Brewster McCall was riding his bicycle around Manhattan’s Chelsea this past winter when he spotted it: an imposing Whole Foods Market window advertisement featuring McCall Wines, his family’s Cutchogue business.
“It was freezing cold,” McCall recalled Thursday. “I slammed on my brakes and took photos to send to my dad.”
The ad, which is part of the national “Values Matter” campaign Whole Foods launched in late 2014, was photographed last summer by Anders Overgaard. It features McCall’s father, winery co-owner Russell, and tasting room employee Bethany Tuthill of Jamesport with some of the vineyard’s grass-fed charolais cattle. Included are the words “We can’t speak for animals. But we can speak for the people who raise them.”
“I think what they were looking for in this campaign was showing a sense of authenticity with small farmers who are dedicated to what they’re doing and I think the North Fork is full of that kind of dynamic,” Brewster McCall said. “We have a lot of passionate people who are doing things with great respect to their customers and the environment.”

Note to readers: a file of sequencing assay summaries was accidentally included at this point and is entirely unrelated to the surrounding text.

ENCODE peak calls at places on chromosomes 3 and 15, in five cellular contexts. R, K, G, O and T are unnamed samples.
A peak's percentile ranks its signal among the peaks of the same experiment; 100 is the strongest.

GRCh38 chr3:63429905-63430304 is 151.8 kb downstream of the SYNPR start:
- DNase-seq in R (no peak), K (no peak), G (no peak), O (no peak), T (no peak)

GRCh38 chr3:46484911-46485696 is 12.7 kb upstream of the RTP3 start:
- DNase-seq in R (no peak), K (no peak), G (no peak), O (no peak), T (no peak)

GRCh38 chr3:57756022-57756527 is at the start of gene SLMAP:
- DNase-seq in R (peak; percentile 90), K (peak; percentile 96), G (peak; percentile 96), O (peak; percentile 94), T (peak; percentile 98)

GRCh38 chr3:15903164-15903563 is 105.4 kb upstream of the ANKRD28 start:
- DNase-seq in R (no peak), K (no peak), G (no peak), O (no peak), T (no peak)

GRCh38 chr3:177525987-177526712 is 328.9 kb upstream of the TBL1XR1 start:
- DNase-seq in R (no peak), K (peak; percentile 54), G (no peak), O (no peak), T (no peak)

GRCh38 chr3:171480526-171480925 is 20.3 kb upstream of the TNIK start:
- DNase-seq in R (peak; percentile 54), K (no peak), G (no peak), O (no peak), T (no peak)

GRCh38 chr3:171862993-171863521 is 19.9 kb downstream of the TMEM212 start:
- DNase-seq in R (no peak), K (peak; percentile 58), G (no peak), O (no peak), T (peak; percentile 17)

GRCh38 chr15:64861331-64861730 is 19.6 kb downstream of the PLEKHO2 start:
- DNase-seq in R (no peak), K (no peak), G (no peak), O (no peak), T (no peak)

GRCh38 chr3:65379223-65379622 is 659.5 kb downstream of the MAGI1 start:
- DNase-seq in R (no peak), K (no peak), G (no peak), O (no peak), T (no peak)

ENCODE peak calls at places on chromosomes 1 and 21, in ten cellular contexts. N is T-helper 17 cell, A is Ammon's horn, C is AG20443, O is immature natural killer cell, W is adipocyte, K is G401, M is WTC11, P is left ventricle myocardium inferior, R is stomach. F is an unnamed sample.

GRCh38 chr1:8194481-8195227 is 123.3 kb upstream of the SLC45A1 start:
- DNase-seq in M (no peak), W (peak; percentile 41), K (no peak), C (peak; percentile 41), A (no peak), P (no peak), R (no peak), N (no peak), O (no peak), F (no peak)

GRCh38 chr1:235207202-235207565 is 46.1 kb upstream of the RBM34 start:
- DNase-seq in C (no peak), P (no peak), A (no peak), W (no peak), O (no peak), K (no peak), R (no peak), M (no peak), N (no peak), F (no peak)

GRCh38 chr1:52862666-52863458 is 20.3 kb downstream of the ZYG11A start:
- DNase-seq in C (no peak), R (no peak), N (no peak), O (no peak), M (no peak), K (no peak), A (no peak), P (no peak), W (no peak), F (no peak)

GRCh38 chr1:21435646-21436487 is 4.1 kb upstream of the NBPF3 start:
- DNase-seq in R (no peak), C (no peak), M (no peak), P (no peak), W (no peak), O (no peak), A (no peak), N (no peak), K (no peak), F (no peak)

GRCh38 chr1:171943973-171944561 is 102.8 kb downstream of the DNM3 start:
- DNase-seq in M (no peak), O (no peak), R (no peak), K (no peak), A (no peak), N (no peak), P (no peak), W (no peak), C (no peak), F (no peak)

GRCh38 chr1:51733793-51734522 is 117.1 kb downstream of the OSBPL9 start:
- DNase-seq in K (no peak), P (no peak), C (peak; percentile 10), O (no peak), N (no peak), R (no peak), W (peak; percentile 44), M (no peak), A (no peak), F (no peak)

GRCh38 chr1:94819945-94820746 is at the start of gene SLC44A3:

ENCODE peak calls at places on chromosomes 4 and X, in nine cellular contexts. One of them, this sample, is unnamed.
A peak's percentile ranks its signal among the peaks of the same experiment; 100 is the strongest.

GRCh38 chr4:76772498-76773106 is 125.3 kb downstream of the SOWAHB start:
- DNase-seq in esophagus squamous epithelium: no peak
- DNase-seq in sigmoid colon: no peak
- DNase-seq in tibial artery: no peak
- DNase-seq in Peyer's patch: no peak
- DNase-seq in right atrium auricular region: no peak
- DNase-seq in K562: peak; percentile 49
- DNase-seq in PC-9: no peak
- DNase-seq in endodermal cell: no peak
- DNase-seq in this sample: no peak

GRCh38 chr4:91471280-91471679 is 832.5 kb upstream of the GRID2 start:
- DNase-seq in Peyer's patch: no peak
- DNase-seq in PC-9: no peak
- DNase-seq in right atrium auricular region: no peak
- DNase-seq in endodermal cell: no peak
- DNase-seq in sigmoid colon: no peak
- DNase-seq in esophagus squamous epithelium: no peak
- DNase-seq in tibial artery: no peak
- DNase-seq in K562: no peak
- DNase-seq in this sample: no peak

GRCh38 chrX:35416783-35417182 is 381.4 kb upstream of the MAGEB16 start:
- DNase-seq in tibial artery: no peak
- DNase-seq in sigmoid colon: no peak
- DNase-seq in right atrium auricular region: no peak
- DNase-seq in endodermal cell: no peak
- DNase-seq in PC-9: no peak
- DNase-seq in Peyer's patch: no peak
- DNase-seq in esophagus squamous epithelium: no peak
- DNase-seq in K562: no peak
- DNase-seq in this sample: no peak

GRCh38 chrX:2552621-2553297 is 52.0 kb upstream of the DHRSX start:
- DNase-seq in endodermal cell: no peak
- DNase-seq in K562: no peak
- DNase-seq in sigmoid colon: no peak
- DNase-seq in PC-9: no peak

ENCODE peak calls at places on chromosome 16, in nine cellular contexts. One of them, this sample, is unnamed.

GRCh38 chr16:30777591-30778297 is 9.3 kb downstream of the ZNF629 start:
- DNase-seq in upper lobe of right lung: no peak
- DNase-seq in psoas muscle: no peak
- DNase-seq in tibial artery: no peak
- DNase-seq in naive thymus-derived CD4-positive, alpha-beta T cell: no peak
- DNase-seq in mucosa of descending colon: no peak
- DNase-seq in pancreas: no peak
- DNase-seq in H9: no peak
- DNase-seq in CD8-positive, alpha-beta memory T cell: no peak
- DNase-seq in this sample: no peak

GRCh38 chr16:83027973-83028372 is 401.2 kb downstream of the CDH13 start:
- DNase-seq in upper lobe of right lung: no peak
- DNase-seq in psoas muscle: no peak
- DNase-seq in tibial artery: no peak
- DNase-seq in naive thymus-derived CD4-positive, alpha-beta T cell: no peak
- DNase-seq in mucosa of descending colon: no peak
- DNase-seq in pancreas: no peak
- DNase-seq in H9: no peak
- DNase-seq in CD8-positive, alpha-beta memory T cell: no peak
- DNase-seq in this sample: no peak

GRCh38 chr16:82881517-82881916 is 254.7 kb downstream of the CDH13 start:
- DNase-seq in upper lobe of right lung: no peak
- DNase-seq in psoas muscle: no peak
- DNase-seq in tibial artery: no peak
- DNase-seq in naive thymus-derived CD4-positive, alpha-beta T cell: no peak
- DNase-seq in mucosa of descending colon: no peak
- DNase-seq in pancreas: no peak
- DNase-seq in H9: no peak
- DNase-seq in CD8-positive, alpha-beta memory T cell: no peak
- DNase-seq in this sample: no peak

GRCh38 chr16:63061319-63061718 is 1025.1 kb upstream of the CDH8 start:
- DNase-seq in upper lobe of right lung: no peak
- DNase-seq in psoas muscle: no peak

It appears Whole Foods liked what they saw on Long Island’s top fork: a mesclun lettuce field owned by Satur Farms in Cutchogue is featured in another of the campaign’s advertisements and is accompanied by the words “The highest standards weren’t available, so we created them.”
“Whole Foods is a large customer of ours; we’ve been in business with them for years,” said farm owner Paulette Satur. “They sent a scout out to look at the fields and farms and they chose McCall’s and they chose us.”
Representatives for Whole Foods couldn’t immediately be reached for comment. In a press release, the company said the campaign — its first — highlights its “groundbreaking quality standards, healthy offerings and key milestones as a pioneer in the natural and organic food industry.” The ads are being displayed at Whole Foods stores around the country and in print media.
Satur, who has sold ready-to-eat salads and leafy greens to Whole Foods for the past decade, said she recently spotted her 200-acre farm’s ad in New York Magazine.
“It’s very exciting, no doubt,” she said. “It’s great working with Whole Foods. The fact that they appreciate their smaller artisanal growers whether it’s here or in other regions is just amazing. It makes a difference in the business.”
Russell McCall, who began breeding around 50 charolais cattle in 2010 and feeds them an all-organic diet with no hormones, antibiotics or steroids, called Whole Foods “one of his heroes.”
“They’ve always accentuated natural living and eating locally,” he said.